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 Video: Ark Re-imagined & Euphrates 1 Expedition 

We’re planning an amazing journey through the Euphrates delta to explore and document the region’s endangered cultural heritage and gather its traditional watercraft together. 

In 2016, we brought back the traditional Guffa coracle from the brink of extinction, commissioning craftspeople in Babylon to make a group of Guffas for a 1:2 scale version of the Ark Re-imagined.


Now we're preparing to launch these boats on a journey down the Euphrates from Babylon to Basra, gathering a flotilla of traditional watercraft around them: some built by our teams of craftspeople, others joining us along the way. We are connecting with communities through-out the region, finding opportunities to identify and document the region’s small boats, crafts and vernacular architecture techniques, through oral history interviews, observation in the field, and experimental boat reconstruction.


Our destination is Basra, where we are establishing a working base for the construction of a full scale Ark Re-imagined, and working with others to advocate for the protection and study of Iraq's maritime, craft, and ecological heritage.


The 1:2 scale Ark Hub and other boats from the flotilla will travel on as ambassadors of the project: first to Britain for Mesopotamia Upon Thames events, and from there to the rivers of the world, along with a travelling bazaar showcasing the best of Iraqi crafts products and inviting the participation of Iraqi diaspora communities worldwide.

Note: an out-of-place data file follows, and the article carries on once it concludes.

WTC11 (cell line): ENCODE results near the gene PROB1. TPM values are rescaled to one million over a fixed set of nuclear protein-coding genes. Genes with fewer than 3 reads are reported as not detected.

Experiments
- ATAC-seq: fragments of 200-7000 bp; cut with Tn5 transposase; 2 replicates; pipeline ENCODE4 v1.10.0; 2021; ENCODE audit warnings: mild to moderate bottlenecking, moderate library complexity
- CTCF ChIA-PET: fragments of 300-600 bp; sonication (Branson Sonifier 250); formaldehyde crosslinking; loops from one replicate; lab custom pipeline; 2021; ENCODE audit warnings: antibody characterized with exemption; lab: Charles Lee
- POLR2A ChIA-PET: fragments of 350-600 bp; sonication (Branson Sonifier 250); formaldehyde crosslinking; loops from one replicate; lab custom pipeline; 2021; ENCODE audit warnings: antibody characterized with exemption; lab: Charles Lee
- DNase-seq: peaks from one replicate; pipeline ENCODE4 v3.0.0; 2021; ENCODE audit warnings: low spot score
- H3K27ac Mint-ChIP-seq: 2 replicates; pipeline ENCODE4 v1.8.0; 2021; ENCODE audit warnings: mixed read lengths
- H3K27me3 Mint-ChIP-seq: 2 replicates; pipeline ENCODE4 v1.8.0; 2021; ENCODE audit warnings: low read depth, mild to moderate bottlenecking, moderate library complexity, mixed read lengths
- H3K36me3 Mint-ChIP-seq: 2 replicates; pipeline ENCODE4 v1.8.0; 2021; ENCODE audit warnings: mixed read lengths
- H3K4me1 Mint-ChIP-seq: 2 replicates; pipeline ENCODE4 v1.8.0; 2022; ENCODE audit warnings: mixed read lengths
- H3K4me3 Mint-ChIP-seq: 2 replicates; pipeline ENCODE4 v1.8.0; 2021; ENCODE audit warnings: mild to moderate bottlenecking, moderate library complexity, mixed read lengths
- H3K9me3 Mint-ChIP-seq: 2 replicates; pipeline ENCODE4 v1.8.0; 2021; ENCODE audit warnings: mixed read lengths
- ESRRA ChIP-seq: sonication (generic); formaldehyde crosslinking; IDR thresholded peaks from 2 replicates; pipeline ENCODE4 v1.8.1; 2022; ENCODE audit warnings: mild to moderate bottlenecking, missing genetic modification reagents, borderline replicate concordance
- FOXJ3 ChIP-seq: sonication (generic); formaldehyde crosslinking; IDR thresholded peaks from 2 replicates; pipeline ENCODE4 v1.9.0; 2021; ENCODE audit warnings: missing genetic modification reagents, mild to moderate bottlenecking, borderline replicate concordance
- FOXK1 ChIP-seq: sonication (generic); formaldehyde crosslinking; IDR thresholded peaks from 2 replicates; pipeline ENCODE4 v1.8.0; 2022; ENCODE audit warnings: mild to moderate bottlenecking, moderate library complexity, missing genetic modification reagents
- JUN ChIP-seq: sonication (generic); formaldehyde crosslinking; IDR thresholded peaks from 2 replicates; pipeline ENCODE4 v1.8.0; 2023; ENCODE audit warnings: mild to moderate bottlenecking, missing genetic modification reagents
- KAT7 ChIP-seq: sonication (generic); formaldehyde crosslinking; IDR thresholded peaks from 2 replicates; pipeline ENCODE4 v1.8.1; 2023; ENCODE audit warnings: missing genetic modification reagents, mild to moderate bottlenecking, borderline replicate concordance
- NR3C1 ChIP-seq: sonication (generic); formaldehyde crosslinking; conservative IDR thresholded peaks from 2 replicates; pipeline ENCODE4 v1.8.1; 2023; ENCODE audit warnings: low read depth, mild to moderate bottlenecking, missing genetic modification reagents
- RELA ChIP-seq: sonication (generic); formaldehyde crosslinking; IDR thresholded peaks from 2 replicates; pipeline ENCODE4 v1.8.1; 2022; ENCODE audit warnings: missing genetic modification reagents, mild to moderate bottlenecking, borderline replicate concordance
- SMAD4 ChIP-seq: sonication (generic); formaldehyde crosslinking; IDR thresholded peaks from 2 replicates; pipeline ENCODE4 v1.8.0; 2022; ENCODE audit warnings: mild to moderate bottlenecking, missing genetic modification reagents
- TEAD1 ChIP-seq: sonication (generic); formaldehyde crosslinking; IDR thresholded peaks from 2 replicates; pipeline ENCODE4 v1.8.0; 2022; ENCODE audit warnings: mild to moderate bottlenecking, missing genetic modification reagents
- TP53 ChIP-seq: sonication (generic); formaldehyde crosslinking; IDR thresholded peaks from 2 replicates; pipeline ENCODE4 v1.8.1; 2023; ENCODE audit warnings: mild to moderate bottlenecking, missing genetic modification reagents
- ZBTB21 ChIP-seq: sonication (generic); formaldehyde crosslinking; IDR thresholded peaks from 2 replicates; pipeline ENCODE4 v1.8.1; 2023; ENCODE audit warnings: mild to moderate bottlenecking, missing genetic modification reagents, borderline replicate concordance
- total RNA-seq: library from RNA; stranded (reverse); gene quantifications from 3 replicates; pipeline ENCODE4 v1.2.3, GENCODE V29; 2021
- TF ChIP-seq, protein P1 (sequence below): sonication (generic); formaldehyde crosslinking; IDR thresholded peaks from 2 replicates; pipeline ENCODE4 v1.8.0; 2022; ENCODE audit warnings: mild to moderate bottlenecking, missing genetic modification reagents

Production of many ancient types of Iraqi watercraft has ceased in recent decades, while traditional crafts such as rug-making and embroidery have been isolated from global markets by conflict and instability. Craftspeople who remember the traditional techniques are still alive, but in many cases no longer working. This is a last chance to explore and protect this ancient knowledge before it is lost from living memory.

One important endangered boat is the Tarada canoe (above), whose iconic curved form echoes the palm fronds of Iraq's orchards: the same curve has inspired modern artists like Jewad Selim and Shakir Hassan, and explorers like Wilfred Thesiger. The Tarada has recently disappeared from production and use, but a few makers of traditional boats still exist. Through this expedition, we aim to find these craftspeople and study their methods in detail, building both traditional wooden Taradas and a basketry variant using palm fronds (jerid) to create the familiar curve, which we believe may provide clues to the design of Sumerian trading vessels.


Together with our partners and networks, we will work to ensure the traditional skills are passed on to the next generation through commissions and training opportunities as part of the Ark for Iraq capacity-building programme.

We believe this work matters because craft traditions are a focus of community engagement and cultural pride that can play an important role in repairing the fabric of post-conflict society. They can also support the rural economy, providing business opportunities, jobs and training to local communities. The rediscovery of crafts using locally harvested materials helps communities maintain a connection with their environment and sustain themselves in the face of climate change. Meanwhile, on the world stage, Mesopotamian craft heritage is an essential part of the story of Iraq’s role in the evolution of culture from its earliest beginnings, and so in the contemporary global cultural conversation.

Join in our effort to revive Iraq's legacy of traditional crafts from the brink of collapse.
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